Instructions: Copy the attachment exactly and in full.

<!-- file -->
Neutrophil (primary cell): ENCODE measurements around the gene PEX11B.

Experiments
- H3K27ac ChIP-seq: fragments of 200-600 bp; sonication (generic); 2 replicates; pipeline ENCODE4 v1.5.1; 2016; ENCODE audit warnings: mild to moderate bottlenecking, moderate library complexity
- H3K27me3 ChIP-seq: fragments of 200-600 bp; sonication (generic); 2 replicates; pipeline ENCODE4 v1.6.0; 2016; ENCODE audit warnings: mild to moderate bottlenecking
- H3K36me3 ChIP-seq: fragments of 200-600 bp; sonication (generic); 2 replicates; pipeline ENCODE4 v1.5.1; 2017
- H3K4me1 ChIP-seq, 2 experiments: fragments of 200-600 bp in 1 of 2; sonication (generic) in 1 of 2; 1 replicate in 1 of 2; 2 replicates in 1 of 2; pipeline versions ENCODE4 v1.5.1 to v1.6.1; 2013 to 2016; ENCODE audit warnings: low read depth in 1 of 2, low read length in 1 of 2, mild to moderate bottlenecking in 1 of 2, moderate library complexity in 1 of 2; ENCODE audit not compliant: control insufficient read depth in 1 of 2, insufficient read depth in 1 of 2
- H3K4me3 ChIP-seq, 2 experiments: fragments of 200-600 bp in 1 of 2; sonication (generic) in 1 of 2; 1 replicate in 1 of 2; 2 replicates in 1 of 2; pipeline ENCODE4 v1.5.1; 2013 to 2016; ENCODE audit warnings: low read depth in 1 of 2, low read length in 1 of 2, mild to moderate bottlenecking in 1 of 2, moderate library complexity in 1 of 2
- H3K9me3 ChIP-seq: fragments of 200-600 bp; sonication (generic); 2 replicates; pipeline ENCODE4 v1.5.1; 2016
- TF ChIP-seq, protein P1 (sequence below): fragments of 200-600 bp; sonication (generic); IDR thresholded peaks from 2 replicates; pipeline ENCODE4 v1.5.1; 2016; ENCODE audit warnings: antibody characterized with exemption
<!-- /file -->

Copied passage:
Neutrophil (primary cell): ENCODE measurements around the gene PEX11B.

Experiments
- H3K27ac ChIP-seq: fragments of 200-600 bp; sonication (generic); 2 replicates; pipeline ENCODE4 v1.5.1; 2016; ENCODE audit warnings: mild to moderate bottlenecking, moderate library complexity
- H3K27me3 ChIP-seq: fragments of 200-600 bp; sonication (generic); 2 replicates; pipeline ENCODE4 v1.6.0; 2016; ENCODE audit warnings: mild to moderate bottlenecking
- H3K36me3 ChIP-seq: fragments of 200-600 bp; sonication (generic); 2 replicates; pipeline ENCODE4 v1.5.1; 2017
- H3K4me1 ChIP-seq, 2 experiments: fragments of 200-600 bp in 1 of 2; sonication (generic) in 1 of 2; 1 replicate in 1 of 2; 2 replicates in 1 of 2; pipeline versions ENCODE4 v1.5.1 to v1.6.1; 2013 to 2016; ENCODE audit warnings: low read depth in 1 of 2, low read length in 1 of 2, mild to moderate bottlenecking in 1 of 2, moderate library complexity in 1 of 2; ENCODE audit not compliant: control insufficient read depth in 1 of 2, insufficient read depth in 1 of 2
- H3K4me3 ChIP-seq, 2 experiments: fragments of 200-600 bp in 1 of 2; sonication (generic) in 1 of 2; 1 replicate in 1 of 2; 2 replicates in 1 of 2; pipeline ENCODE4 v1.5.1; 2013 to 2016; ENCODE audit warnings: low read depth in 1 of 2, low read length in 1 of 2, mild to moderate bottlenecking in 1 of 2, moderate library complexity in 1 of 2
- H3K9me3 ChIP-seq: fragments of 200-600 bp; sonication (generic); 2 replicates; pipeline ENCODE4 v1.5.1; 2016
- TF ChIP-seq, protein P1 (sequence below): fragments of 200-600 bp; sonication (generic); IDR thresholded peaks from 2 replicates; pipeline ENCODE4 v1.5.1; 2016; ENCODE audit warnings: antibody characterized with exemption